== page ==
omg just happened here following a trail from smitten kitchen's comments... this single recipe won me over! I don't have all the ingredients at home and it's Sunday and all the shops are closed but this gets on my to-do-immediately list. You say it's great over rice - do you mean simply boiled rice or something fancier? And what about fish - would poached white fish fillets do? And what about a dish of warm, boiled potatoes? Because if I'm left dunking pita or bread pieces into this I feel I could eat my whole week's calories allowance in one go.

Thank you so much for sharing! Now I'm off drooling over the other recipes... :P

Rocky Mountain Woman

Monday 11th of January 2010

Do you seriously expect anyone to be able to wait an entire hour before eating some of that? Seriously, think about it for a minute!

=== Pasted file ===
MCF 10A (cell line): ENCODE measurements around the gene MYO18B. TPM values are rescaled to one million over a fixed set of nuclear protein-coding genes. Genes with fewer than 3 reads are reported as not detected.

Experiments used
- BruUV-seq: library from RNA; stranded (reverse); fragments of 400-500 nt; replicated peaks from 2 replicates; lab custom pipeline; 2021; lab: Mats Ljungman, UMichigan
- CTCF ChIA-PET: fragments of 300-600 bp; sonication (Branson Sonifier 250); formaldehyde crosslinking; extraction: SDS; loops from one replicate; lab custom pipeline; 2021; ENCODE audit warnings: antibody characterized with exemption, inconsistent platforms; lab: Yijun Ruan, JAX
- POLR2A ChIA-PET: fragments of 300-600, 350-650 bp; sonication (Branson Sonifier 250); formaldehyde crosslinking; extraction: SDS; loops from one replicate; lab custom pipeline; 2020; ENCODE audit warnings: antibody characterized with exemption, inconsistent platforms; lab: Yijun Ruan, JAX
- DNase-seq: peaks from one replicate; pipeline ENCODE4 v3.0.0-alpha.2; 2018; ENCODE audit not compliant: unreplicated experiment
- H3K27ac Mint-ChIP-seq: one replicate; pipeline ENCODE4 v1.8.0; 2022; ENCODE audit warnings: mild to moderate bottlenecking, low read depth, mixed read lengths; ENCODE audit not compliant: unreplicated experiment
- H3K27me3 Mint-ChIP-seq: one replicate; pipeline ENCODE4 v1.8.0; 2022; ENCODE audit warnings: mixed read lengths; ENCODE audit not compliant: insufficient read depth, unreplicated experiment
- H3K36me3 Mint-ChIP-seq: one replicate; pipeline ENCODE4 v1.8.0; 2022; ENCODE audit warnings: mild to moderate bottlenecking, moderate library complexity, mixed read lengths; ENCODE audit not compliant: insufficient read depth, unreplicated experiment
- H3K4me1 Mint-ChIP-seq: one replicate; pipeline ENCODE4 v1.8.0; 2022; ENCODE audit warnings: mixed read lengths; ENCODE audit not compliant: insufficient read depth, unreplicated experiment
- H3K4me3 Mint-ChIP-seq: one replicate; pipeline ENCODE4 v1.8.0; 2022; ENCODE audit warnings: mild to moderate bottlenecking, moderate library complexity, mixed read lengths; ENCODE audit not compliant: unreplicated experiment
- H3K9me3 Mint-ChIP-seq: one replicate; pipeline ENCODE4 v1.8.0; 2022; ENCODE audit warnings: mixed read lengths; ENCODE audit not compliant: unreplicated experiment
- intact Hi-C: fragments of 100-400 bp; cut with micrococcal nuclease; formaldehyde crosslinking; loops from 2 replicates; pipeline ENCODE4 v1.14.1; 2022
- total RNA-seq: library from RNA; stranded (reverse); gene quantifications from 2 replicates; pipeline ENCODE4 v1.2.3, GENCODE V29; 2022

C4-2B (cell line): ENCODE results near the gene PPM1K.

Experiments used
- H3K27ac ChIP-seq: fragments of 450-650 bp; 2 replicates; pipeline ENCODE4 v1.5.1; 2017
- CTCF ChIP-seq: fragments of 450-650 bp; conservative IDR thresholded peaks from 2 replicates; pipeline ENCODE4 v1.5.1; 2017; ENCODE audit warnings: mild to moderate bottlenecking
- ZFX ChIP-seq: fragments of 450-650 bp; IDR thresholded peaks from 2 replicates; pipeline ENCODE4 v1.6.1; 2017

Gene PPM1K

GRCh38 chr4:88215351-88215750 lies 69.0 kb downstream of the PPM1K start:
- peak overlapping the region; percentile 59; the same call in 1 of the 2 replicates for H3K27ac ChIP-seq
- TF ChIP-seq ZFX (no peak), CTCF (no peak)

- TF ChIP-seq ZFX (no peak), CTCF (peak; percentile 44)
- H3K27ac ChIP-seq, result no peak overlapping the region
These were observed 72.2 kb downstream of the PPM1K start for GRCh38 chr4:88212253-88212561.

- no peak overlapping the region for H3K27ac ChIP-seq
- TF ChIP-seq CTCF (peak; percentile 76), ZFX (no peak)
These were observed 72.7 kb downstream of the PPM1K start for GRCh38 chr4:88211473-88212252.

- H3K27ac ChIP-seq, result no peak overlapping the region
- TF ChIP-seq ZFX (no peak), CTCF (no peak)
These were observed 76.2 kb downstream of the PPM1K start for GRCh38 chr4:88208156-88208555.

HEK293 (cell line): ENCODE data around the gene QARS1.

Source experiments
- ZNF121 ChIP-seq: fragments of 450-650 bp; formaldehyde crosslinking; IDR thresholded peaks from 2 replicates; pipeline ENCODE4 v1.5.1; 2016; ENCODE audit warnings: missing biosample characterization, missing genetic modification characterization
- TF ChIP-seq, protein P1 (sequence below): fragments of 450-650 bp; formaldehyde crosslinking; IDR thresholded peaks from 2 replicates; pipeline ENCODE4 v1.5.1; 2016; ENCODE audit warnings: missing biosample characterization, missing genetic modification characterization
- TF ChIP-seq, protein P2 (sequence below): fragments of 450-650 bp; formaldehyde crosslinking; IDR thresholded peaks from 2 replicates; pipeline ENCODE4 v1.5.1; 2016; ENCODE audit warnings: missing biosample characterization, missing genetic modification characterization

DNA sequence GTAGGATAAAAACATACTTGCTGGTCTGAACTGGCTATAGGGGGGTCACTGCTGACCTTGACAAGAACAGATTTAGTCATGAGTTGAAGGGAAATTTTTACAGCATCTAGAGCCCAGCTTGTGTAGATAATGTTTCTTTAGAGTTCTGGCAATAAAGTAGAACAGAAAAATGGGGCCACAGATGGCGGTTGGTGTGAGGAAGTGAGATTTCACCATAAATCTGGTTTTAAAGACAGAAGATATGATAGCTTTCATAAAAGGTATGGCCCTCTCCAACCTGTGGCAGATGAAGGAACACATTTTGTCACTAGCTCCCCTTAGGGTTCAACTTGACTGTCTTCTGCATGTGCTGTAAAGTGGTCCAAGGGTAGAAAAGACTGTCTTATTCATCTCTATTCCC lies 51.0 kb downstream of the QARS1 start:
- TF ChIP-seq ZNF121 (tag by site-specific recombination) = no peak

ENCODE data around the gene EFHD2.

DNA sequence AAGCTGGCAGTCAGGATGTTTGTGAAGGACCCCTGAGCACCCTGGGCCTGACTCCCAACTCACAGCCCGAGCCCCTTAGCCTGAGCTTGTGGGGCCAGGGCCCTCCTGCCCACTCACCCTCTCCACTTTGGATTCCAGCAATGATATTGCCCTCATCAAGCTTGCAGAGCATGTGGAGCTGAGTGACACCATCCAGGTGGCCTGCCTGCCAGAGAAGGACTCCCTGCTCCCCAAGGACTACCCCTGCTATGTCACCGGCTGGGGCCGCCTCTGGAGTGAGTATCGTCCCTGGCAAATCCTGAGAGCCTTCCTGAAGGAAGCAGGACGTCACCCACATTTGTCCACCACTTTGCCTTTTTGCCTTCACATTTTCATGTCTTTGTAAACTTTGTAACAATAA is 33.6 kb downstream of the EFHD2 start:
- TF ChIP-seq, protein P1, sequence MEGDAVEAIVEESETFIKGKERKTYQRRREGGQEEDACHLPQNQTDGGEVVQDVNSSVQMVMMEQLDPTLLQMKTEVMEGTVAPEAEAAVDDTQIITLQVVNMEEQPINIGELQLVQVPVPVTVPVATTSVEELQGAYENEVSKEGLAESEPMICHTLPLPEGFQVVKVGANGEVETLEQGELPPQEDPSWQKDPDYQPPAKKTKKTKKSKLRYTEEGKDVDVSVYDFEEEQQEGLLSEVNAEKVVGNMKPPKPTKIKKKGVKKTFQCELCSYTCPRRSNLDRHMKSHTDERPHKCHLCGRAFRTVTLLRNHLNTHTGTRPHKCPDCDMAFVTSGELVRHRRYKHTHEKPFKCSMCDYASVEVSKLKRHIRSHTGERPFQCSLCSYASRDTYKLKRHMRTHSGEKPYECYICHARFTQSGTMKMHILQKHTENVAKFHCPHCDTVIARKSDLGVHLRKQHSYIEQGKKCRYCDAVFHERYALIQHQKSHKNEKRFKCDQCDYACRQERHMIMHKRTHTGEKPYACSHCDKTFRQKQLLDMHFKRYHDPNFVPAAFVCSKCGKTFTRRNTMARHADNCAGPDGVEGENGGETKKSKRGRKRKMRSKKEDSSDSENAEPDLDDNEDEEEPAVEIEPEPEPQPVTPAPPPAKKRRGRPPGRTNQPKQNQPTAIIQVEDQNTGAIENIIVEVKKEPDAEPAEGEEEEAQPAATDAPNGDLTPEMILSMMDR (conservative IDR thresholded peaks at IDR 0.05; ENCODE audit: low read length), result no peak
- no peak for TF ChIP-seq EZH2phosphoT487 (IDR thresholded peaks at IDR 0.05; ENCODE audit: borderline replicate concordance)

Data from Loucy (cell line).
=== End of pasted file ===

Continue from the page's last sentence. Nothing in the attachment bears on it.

Rocky Mountain Woman


Tuesday 12th of January 2010

You can always do what I do: stand over the bowl with the bag of pita chips, and take samples from different spots, telling yourself all the while, it's all in the name of quality control. Then put what's left in the fridge.... :)


Monday 11th of January 2010

Company is coming on Tuesday night for dinner. I just might have to whip this up with Pita chips for a cocktail snack.


Monday 11th of January 2010

Watch everyone squirm as they try to figure out how to position themselves near the bowl without seeming too obvious. ;)